Being deemed “non-essential” during the coronavirus outbreak has forced businesses across the country to shut their doors. One industry managing to survive lockdowns and stay-at-home orders: Marijuana dispensaries, which are considered an essential service in many states.
In California, where recreational weed is legal, cannabis has been deemed an essential medicine for residents, and dispensary operators are allowed to stay open provided they adopt social distancing rules, according to the state’s Bureau of Cannabis Control.
To answer a popular question: cannabis dispensaries with a medicinal cannabis license are considered essential and may remain open. https://t.co/9f8LQDXWCP
— Los Angeles County (@CountyofLA)
In New Jersey, it’s become even easier to get medical marijuana during the coronavirus outbreak. The New Jersey Department of Health said it would improve patients’ access to medical marijuana by allowing dispensaries to offer curbside pickup.
In Colorado, the first state to legalize medical marijuana, regulators issued an emergency rule adoption to allow online and phone orders and curbside pickup.
Illinois, Maryland, Michigan, Ohio and Oregon have similarly loosened restrictions. And in New Hampshire, regulators are allowing doctors to prescribe medical marijuana via telehealth. Connecticut, Massachusetts, New Mexico, New York and Washington have also deemed medical marijuana dispensaries essential.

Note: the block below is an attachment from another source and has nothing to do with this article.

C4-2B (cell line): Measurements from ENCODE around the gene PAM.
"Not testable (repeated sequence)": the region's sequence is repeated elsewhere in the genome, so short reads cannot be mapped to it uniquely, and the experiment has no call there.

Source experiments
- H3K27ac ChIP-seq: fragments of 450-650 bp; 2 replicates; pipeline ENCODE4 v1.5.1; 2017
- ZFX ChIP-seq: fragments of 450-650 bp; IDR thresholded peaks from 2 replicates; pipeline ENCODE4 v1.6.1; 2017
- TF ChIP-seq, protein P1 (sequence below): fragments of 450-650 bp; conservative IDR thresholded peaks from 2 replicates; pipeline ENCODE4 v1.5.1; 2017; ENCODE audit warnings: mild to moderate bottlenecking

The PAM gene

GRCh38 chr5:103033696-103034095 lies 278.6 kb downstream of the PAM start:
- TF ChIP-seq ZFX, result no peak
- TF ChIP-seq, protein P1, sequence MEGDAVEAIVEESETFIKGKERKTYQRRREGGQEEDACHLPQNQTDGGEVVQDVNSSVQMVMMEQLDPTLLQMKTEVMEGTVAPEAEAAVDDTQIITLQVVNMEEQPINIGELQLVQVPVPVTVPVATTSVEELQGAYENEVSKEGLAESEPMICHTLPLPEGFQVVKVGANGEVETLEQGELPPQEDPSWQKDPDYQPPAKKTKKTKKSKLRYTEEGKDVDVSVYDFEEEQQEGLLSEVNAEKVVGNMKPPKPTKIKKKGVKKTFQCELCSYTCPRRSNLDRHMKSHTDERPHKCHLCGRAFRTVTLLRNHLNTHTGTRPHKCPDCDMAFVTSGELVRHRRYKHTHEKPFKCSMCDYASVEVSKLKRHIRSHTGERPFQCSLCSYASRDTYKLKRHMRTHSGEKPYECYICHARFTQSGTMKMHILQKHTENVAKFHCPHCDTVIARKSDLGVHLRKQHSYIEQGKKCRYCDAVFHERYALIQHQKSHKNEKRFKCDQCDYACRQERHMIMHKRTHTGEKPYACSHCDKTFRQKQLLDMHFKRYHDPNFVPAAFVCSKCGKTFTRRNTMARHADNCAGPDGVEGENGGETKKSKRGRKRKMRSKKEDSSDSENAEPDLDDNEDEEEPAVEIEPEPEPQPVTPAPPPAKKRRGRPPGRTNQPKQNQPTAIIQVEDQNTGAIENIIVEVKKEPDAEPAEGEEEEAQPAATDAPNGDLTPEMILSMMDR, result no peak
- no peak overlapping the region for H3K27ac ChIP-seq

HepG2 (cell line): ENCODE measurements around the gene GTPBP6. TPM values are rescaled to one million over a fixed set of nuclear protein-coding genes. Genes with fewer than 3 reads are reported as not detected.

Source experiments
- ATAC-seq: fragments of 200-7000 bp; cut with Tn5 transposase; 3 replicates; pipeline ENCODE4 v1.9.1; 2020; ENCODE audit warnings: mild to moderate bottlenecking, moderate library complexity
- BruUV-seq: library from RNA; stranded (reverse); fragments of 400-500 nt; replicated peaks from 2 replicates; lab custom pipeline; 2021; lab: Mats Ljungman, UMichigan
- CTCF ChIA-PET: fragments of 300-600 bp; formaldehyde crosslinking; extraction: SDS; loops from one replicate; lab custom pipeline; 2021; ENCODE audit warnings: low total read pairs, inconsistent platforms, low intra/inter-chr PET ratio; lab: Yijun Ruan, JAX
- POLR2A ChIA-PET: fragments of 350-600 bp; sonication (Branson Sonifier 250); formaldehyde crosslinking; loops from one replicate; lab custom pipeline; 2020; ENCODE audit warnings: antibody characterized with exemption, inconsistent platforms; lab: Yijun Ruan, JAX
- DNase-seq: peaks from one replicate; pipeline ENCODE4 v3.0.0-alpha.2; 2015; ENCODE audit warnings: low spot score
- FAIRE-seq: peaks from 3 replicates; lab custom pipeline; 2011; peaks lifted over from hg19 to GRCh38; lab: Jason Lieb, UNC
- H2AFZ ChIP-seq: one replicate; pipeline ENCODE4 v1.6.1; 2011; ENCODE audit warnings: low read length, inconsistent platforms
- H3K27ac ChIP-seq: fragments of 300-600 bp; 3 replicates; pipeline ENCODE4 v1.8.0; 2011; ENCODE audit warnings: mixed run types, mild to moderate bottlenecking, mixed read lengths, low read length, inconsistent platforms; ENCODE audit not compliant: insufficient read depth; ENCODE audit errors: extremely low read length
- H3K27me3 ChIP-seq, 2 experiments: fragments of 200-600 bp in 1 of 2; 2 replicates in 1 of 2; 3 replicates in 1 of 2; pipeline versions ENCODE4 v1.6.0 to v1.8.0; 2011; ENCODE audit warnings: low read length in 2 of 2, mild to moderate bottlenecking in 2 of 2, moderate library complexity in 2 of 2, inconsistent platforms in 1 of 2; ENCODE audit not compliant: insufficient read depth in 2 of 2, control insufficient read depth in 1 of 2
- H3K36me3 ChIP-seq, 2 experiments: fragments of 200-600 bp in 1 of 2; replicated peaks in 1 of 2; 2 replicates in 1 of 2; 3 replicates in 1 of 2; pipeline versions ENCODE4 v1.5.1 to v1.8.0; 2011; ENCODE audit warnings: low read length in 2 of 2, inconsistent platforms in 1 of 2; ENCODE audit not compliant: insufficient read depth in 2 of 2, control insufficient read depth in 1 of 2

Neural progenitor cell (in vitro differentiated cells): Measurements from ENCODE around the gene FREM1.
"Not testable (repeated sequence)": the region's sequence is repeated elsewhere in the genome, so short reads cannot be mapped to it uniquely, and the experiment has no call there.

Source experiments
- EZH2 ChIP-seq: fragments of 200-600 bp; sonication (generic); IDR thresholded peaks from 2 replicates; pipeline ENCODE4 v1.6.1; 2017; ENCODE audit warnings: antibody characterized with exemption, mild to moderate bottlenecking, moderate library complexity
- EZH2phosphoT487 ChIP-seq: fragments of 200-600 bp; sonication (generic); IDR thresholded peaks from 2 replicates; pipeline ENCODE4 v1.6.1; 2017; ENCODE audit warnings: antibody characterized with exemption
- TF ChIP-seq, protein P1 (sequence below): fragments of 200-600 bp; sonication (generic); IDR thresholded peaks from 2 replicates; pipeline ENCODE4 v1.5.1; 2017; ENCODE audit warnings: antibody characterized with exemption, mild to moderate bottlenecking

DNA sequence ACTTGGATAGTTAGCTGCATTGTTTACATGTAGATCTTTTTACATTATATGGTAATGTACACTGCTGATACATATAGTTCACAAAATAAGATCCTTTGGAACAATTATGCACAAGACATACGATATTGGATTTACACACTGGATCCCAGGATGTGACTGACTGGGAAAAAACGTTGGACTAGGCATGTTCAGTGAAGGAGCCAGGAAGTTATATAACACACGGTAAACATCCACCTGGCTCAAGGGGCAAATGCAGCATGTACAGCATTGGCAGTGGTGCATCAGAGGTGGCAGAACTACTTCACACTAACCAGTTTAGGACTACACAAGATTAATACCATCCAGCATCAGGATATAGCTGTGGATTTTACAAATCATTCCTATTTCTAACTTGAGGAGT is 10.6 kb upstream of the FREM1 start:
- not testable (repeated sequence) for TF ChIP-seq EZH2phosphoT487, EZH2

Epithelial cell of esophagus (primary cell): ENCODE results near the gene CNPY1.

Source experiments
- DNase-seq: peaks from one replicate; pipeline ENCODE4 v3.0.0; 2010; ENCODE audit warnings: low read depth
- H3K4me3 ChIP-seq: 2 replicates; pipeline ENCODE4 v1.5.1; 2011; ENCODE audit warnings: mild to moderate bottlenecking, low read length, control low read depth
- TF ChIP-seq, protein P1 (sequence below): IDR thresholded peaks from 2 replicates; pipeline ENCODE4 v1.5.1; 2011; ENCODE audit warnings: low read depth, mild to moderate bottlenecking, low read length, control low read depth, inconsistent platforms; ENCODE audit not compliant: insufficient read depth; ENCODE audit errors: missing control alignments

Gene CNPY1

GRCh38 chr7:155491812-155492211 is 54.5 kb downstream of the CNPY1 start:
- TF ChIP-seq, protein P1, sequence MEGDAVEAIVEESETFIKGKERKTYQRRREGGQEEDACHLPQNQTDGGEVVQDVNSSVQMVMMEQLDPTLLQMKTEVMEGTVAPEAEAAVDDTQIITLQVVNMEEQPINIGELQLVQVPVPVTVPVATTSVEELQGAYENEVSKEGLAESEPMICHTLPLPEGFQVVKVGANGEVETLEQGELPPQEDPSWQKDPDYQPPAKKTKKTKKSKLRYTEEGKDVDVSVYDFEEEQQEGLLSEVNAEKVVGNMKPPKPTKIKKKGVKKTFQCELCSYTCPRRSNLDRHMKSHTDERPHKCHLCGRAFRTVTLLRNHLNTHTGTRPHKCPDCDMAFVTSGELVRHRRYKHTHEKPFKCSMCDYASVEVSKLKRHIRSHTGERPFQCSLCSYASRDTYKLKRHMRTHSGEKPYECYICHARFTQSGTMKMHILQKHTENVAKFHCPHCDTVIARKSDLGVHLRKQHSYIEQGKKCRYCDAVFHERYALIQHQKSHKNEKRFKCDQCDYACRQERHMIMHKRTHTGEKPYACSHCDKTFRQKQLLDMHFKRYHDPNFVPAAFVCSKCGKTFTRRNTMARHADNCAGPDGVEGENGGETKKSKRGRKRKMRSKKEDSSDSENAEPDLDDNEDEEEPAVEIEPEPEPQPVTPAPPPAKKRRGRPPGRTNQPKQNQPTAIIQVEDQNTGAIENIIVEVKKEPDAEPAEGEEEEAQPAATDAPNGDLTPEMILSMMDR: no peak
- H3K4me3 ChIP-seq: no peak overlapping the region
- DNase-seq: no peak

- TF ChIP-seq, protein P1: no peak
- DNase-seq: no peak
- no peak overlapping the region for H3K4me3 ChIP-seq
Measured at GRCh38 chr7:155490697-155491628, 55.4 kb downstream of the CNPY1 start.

But during an outbreak of a deadly respiratory disease, are they?
According to the Centers for Disease Control, marijuana can have many therapeutic benefits for cancer patients and people with multiple sclerosis. Cannabis-based products may help prevent and ease nausea caused by chemotherapy and help muscle spasms in adults with multiple sclerosis. But the CDC also says there are some health effects that could come from using the drug.
David Knowlton, who owns a marijuana cultivation facility with an attached dispensary in New Jersey, said he was at first worried he wouldn’t be able to operate during the coronavirus outbreak. “This was clearly uncharted territory,” Knowlton told CBS News via email. “However, Gov. Murphy wisely recognized that we are providing needed medication to tens of thousands of New Jerseyans.”
Knowlton said he was not shocked that his business was deemed one of the essential ones. “Access to medical cannabis is as important as access to any other needed medication,” he said, adding that in his state, a patient must have an approved condition to get medical marijuana. “There is nothing in the current crisis that would mitigate that need or the appropriateness of that use,” he said.
His customers use medical marijuana for a variety of reasons – from post-traumatic stress disorder and severe anxiety to Crohn’s disease, cancer, seizure disorders, multiple sclerosis and Parkinson’s disease.
“Yes, these diseases might become exacerbated at times of high anxiety or crisis but even in a calm state, our patients need access to their medical cannabis to mitigate the symptoms,” he said. “Cannabis is an important, symptom-mitigating medication. Our patients would be seriously compromised without it.”
Knowlton added that his dispensary has remained busy “partly because the uncertainty and stress of these times and partly because there have been some long lines and some product shortages elsewhere that have put some pressure on our dispensary.”
His shop has implemented social distancing and customers are asked to take a number, like at a deli, he said. “People are now waiting in their car until their number comes up and then entering the dispensary one at a time,” Knowlton told CBS News.
This content was originally published here.